Two anchors of COVID safety net ending
WASHINGTON — Mary Taboniar went 15 months without a paycheck, thanks to the COVID pandemic. A housekeeper at the Hilton Hawaiian Village resort in Honolulu, the single mother of two saw her income completely vanish as the virus devastated the hospitality industry.
For more than a year, Taboniar depended entirely on boosted unemployment benefits and a network of local foodbanks to feed her family. Even this summer as the vaccine rollout took hold and tourists began to travel again, her work was slow to return, peaking at 11 days in August — about half her pre-pandemic workload.
Taboniar is one of millions of Americans for whom Labor Day 2021 represents a perilous crossroads. Two primary anchors of the government’s COVID protection package are ending or have recently ended. Starting Monday, an estimated 8.9 million people will lose all unemployment benefits. A federal eviction moratorium already has expired.
While other aspects of pandemic assistance including rental aid and the expanded Child Tax Credit are still widely available, untold millions of Americans will face Labor Day with a suddenly shrunken social safety net.
“This will be a double whammy of hardship,” said Jamie Contreras, secretary-treasurer of the SEIU, a union that represents custodians in office buildings and food service workers in airports. “We’re not anywhere near done. People still need help. … For millions of people nothing has changed from a year and a half ago.”
For Taboniar, 43, that means her unemployment benefits will completely disappear — even as her work hours vanish again. A fresh virus surge prompted Hawaii’s governor to recommend that vacationers delay their plans.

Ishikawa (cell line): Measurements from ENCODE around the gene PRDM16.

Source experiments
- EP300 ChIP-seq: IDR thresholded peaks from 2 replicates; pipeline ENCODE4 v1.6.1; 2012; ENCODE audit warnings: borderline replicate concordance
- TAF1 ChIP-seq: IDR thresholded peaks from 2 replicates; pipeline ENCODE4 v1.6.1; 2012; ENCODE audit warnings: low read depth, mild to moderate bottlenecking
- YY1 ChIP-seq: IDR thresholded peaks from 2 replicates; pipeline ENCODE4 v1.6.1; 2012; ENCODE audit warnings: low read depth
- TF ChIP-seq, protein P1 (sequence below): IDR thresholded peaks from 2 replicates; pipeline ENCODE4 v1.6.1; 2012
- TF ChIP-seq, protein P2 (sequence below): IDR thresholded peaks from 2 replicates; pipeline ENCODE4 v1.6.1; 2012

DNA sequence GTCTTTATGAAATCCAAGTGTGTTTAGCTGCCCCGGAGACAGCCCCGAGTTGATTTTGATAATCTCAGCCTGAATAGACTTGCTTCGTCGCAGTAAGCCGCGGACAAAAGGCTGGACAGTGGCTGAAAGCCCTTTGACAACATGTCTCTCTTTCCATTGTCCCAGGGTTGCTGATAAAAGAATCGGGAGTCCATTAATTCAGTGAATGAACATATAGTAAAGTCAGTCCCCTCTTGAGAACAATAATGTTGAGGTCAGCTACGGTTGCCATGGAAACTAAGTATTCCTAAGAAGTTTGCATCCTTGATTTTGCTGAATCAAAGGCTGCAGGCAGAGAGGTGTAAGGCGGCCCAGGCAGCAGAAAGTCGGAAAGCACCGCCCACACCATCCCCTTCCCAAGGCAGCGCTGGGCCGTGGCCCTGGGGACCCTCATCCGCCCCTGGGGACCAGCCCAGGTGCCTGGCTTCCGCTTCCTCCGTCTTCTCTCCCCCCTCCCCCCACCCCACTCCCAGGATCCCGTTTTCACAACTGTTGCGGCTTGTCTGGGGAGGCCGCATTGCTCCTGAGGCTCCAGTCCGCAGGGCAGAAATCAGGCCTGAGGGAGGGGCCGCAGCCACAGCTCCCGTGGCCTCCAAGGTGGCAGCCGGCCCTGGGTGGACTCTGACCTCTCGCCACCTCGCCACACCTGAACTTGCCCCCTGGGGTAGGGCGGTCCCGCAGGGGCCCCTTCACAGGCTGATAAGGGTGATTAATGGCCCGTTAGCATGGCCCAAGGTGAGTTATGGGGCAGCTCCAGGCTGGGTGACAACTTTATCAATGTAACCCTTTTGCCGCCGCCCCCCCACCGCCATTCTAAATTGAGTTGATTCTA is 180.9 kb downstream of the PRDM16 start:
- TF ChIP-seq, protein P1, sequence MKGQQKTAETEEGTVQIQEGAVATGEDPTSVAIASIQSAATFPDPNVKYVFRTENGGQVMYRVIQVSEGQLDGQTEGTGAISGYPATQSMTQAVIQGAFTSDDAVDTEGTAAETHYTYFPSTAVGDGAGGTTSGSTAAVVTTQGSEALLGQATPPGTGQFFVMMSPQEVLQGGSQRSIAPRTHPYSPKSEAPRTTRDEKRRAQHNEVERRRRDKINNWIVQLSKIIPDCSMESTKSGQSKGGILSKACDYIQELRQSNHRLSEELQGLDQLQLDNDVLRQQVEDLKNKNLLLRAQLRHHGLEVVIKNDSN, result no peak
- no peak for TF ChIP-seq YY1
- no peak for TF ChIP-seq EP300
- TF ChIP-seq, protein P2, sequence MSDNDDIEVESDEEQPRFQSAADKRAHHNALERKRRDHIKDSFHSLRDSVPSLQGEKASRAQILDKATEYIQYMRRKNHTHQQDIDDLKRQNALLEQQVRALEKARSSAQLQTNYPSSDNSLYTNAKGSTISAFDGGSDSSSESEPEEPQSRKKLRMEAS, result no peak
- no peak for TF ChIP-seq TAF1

“It’s really scaring me,” she said. “How can I pay rent if I don’t have unemployment and my job isn’t back?”
She’s planning to apply for the newly expanded SNAP assistance program, better known as food stamps, but doubts that will be enough to make up the difference. “I’m just grasping for anything,” she said.
President Joe Biden’s administration believes the U.S. economy is strong enough not to be rattled by evictions or the drop in unemployment benefits. Officials maintain that other elements of the safety net, like the Child Tax Credit and the SNAP program (which Biden permanently boosted earlier this summer) are enough to smooth things over. On Friday, a White House spokesperson said there were no plans to reevaluate the end of the unemployment benefits.
“Twenty-two-trillion-dollar economies work in no small part on momentum and we have strong momentum going in the right direction on behalf of the American workforce,” said Jared Bernstein, a member of the White House Council of Economic Advisers.
Labor Secretary Marty Walsh said he believed the country’s labor force was ready for the shift.
“Overall the economy is moving forward and recovering,” Walsh said in an interview. “I think the American economy and the American worker are in a better position going into Labor Day 2021 than they were on Labor Day 2020.”